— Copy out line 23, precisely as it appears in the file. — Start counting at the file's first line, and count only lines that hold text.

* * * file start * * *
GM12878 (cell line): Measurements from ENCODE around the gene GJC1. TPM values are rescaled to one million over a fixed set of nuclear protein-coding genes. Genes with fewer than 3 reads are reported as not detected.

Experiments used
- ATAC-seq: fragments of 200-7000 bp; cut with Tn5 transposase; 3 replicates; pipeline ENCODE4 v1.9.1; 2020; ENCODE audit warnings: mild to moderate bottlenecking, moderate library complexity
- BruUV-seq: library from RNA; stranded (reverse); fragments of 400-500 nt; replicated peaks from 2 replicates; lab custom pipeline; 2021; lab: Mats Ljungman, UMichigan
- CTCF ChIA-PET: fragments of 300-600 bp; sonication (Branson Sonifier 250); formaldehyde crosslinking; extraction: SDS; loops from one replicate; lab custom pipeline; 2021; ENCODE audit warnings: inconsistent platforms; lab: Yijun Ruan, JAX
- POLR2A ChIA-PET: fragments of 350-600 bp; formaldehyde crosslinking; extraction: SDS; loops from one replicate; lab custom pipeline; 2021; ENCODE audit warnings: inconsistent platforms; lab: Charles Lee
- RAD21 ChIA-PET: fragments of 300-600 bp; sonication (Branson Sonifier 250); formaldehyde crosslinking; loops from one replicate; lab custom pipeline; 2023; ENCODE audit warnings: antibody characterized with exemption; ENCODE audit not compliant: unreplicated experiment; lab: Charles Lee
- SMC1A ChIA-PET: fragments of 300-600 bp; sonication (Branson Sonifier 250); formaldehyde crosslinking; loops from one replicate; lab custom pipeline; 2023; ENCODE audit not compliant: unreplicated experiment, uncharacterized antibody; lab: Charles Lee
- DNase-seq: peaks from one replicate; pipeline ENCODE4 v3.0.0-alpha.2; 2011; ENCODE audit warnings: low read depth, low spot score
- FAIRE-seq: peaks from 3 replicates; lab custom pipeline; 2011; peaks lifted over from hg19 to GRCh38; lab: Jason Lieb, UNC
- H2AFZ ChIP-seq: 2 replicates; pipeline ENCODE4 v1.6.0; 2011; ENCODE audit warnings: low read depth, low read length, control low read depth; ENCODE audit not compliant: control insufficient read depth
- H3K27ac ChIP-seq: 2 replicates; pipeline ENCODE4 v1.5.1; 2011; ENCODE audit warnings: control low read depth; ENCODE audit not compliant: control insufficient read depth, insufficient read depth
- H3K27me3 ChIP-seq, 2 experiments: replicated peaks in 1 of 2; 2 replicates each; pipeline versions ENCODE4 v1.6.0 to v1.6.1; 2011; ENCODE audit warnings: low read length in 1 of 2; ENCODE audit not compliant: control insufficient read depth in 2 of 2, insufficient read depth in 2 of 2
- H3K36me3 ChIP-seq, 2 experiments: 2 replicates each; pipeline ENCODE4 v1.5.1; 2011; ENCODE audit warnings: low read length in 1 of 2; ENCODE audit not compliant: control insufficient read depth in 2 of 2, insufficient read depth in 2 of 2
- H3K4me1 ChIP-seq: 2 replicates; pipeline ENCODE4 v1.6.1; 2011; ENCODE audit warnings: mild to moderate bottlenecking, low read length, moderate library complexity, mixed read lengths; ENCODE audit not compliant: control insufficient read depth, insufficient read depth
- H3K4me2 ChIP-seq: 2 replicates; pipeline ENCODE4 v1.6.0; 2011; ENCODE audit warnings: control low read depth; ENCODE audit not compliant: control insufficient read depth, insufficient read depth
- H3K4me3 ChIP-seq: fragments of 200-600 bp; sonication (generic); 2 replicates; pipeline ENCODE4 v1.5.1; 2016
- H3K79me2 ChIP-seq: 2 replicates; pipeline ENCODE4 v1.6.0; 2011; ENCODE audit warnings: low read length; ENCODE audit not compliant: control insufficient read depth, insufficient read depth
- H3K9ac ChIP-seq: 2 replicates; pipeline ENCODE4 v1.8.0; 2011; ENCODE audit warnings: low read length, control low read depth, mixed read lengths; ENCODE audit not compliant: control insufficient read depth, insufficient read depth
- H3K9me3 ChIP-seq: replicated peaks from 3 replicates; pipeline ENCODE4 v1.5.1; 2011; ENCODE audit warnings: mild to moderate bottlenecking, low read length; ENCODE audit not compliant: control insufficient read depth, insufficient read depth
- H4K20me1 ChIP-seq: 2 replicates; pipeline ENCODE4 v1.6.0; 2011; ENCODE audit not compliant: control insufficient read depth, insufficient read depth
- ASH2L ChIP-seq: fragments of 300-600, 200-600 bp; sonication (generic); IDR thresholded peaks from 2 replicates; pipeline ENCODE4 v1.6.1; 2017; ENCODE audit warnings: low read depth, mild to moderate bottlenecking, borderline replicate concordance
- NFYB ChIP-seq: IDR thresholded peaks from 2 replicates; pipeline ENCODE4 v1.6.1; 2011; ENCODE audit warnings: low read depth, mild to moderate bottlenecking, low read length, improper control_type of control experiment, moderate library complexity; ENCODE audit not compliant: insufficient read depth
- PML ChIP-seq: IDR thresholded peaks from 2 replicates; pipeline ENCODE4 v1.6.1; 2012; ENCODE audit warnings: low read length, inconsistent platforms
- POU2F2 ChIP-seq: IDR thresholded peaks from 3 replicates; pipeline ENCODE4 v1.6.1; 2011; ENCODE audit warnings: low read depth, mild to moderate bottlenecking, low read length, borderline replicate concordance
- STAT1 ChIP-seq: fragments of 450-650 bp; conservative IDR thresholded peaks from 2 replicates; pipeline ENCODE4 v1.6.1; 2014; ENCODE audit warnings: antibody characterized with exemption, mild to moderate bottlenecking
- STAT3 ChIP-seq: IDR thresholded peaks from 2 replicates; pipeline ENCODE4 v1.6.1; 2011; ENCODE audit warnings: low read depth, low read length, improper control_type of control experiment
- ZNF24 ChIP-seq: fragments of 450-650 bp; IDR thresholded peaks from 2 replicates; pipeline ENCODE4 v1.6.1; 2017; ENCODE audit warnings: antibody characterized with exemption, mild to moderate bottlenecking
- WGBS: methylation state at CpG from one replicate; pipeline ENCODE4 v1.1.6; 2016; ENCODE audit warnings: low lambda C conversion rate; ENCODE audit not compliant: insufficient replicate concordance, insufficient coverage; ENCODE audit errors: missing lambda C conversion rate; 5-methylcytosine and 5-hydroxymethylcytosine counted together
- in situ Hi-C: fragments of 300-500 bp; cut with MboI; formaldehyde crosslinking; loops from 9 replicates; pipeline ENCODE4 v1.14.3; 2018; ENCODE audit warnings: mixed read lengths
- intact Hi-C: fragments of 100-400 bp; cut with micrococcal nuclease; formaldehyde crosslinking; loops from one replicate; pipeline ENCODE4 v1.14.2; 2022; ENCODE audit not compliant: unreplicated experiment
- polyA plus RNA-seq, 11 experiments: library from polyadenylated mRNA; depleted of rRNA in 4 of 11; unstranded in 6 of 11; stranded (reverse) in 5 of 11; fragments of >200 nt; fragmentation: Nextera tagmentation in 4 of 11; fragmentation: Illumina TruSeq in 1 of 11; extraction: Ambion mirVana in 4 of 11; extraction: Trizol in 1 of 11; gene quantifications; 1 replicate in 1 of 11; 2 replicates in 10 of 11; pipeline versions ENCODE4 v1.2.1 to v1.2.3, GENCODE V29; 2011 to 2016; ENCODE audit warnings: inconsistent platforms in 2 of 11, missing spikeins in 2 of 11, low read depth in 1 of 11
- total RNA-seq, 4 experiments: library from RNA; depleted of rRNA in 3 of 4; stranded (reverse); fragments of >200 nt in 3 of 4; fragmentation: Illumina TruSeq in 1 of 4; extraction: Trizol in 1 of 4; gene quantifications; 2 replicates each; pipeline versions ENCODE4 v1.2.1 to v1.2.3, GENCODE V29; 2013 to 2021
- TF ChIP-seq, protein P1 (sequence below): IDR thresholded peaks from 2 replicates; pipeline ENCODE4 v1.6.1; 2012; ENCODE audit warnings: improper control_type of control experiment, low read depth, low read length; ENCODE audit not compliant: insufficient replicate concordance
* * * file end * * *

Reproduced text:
- NFYB ChIP-seq: IDR thresholded peaks from 2 replicates; pipeline ENCODE4 v1.6.1; 2011; ENCODE audit warnings: low read depth, mild to moderate bottlenecking, low read length, improper control_type of control experiment, moderate library complexity; ENCODE audit not compliant: insufficient read depth